Thursday, 5 September 2013
We've now been here a month and played rather more quizzes than I'd care to admit, so I thought I'd put (electronic) pen to paper to record my thoughts on what small part of the Canadian (and specifically Montreal) quiz scene I've been exposed to. Suffice to say this isn't the largest sample so I make no claims of it being particularly representative of the country at large, but there are hopefully some insights here which may be of interest.
When it comes to expectations of 'the scene' abroad the first thing to acknowledge is that the UK is a bit weird about quizzes. As a nation we're responsible for some huge quiz show franchises (Who Wants to be a Millionaire and Weakest Link are the world's two largest) and even when we're not we have a tendency for putting our own rather unique spin on things (anyone who has seen the US version of Deal or No Deal and compared it to ours will know what I'm talking about). Off-screen, meanwhile, British quizzers dominate the World Quiz Rankings and since its inception in 2003 an Englishman (usually Kevin Ashman or Pat Gibson) has won every single World Quiz Championship title. Then, of course, there's the humble pub quiz. I don't think I know anyone who has never been to at least one, and a 2009 survey estimated there were 22,445 quizzes a week in the UK to choose from. That's a lot of Quiz Team Aguileras.
All this feeds into the expectation that the British are good at quizzing and, by extension, everyone else should be bad at it. Similarly, I didn't expect to find many pub quizzes here, let alone good ones, but was quietly hopeful that any I might find may prove a tad easier to win than those back home. The former proved to be a reasonable concern; there are certainly fewer options to scratch your quizular itch, but we have found a few, and I'll start with what the mood is like.
One of the biggest differences I've noticed between quizzes here and in England is the noise. The British are, by our very nature, more than a little reserved. We don't care much for making a fuss, or shouting, or cheering (years of supporting our various sporting endeavours has presumably trained us out of this last one). You can forget about that here. Audience participation, be it applauding other teams, beating 'drum rolls' on the table, and even (to my horror) celebrating victory are both encouraged and expected. At our first quiz since moving here we were caught by surprise when it was revealed we'd won, and were subsequently admonished by the quizmaster for not celebrating properly. We have now taken to engaging in utterly hopeless high fives and suchlike despite it seeming terribly poor form.
A more minor observation, but interesting nonetheless, is that I've yet to encounter a quiz which expects you to cough up an entry fee. The prize is a modest bar tab ($50 or thereabouts) rather than a chunk of cash which, when compared with UK quizzes where prizes in the region of £100 are commonplace, could well discourage anyone from taking things too seriously (let alone cheating).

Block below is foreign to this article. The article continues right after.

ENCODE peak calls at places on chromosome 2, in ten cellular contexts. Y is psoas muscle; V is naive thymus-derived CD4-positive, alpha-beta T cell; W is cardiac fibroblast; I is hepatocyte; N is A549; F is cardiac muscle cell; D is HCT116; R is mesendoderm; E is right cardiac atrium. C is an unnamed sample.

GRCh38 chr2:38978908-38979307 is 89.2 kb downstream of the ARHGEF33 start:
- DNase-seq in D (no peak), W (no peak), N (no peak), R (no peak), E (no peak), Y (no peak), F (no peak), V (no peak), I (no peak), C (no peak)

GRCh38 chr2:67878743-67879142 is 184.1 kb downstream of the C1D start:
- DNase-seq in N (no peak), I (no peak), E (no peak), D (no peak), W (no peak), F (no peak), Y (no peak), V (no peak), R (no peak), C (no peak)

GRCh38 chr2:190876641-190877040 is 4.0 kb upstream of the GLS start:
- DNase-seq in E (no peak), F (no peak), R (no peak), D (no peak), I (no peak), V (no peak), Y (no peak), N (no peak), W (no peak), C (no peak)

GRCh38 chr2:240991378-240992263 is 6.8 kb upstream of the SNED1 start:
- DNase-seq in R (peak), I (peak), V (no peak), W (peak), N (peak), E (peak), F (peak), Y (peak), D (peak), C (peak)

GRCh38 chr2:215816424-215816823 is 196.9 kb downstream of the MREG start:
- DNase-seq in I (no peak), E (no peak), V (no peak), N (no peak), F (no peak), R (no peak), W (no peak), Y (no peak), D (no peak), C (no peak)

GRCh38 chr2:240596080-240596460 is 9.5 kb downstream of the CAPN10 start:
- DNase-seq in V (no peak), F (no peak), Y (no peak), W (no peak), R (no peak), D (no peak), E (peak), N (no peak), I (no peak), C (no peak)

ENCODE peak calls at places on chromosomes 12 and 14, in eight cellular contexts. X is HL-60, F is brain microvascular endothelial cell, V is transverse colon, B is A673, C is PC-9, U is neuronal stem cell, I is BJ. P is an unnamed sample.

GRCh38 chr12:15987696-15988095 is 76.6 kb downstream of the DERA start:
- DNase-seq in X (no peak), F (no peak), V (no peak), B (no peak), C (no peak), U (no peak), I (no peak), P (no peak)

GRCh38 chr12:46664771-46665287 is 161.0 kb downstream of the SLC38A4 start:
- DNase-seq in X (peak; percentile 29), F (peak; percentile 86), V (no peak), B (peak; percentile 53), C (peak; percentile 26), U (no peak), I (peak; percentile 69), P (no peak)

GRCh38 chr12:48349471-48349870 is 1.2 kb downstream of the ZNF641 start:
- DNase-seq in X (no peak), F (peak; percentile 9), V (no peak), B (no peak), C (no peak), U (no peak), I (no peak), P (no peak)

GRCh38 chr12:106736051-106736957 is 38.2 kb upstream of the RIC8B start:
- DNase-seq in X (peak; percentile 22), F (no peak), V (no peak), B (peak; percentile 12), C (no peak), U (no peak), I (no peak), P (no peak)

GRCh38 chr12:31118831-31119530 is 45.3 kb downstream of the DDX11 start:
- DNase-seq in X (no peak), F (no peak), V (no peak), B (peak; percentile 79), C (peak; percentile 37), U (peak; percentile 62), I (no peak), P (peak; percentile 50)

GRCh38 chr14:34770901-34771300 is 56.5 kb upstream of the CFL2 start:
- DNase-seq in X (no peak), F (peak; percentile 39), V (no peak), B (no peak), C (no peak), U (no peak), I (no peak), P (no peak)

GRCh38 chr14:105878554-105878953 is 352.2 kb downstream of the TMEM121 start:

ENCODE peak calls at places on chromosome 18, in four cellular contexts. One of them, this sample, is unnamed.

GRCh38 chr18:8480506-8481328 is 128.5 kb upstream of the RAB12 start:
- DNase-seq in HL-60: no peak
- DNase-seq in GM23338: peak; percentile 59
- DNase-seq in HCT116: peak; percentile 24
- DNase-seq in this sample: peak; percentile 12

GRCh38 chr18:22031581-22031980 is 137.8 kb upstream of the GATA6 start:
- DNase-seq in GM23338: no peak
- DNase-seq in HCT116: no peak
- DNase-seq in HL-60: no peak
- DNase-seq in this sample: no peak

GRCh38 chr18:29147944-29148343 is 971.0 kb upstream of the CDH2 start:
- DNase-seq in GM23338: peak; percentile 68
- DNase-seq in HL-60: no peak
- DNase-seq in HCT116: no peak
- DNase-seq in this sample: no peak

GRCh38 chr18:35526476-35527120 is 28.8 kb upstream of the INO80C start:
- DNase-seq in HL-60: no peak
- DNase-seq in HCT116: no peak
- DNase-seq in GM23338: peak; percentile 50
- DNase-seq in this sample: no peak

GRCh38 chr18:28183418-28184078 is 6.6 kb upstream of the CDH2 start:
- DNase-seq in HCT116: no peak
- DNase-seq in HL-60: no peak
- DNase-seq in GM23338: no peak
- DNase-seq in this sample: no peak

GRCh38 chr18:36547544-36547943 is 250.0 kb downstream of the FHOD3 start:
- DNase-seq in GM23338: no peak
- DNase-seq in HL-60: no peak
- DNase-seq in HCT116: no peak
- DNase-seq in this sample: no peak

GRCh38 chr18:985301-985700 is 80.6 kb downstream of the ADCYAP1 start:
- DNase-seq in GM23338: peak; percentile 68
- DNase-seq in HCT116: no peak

The style and subject of questions have, for the most part, been quite similar to what you'd expect in a UK quiz. It may be the types of venues we've been frequenting, but I can recall only one question about (ice) hockey and no more than half a dozen about North American politics or current affairs (where the British media's obsession with all things transatlantic has stood us in fairly good stead). The UK quiz obsession with US states, meanwhile, has prepared us reasonably well for some geography questions, although we're relatively weak in what I'd call 'peri-American geography' (Caribbean islands and the like) which carries an understandably higher trivia profile here. There are similar North American slants on history and culture, while music and film seem relatively similar to what we're used to.
Overall I'd have to say that Canadian quizzes (so far, at least) seem a touch easier than the UK. However, a significant part of this is, inevitably, down to the quality of the opposition. At time of writing the only quizzes we've lost were conducted in French, and while we weren't suicidal enough to go into them without a translator, there were some very French-centric questions that make them slightly anomalous from an anglophone's quizzing perspective. This isn't to say that we've been particularly spectacular though, as a look at our first Canadian ones that got away testifies. It seems that what constitutes 'standard' trivia to a regular UK quizzer is considered a bit more esoteric over here.
Regardless, I think it's fair to say that questions themselves are often fairly easy, even on areas we might not be expected to know. Dealing with the North American bias has proven fairly straightforward thanks to a passing familiarity with the most notable of famous literary and historical contributions of the continent, while we've been able to gain big advantages on any questions that stray into European or even UK-centric territory. (One quiz, to my continued disbelief, expected a pubful of Canadians to know which county Leeds Castle is in.)
So that's my (all of one month's) experience of quizzing abroad. Overall, a quiz is a quiz, and Canadians seem just as capable at putting them together as we are back home. They may be a bit noisier, but I'll put that down to British sensitivity over North American brashness, and to make up for it teams seem much quicker (and much more genuine) to offer congratulations to the winners. A less serious atmosphere, though not to everyone's liking, makes for a nice change, while the difficulty has seen us pick up enough winnings to make the moderately extortionate beer prices easier to swallow.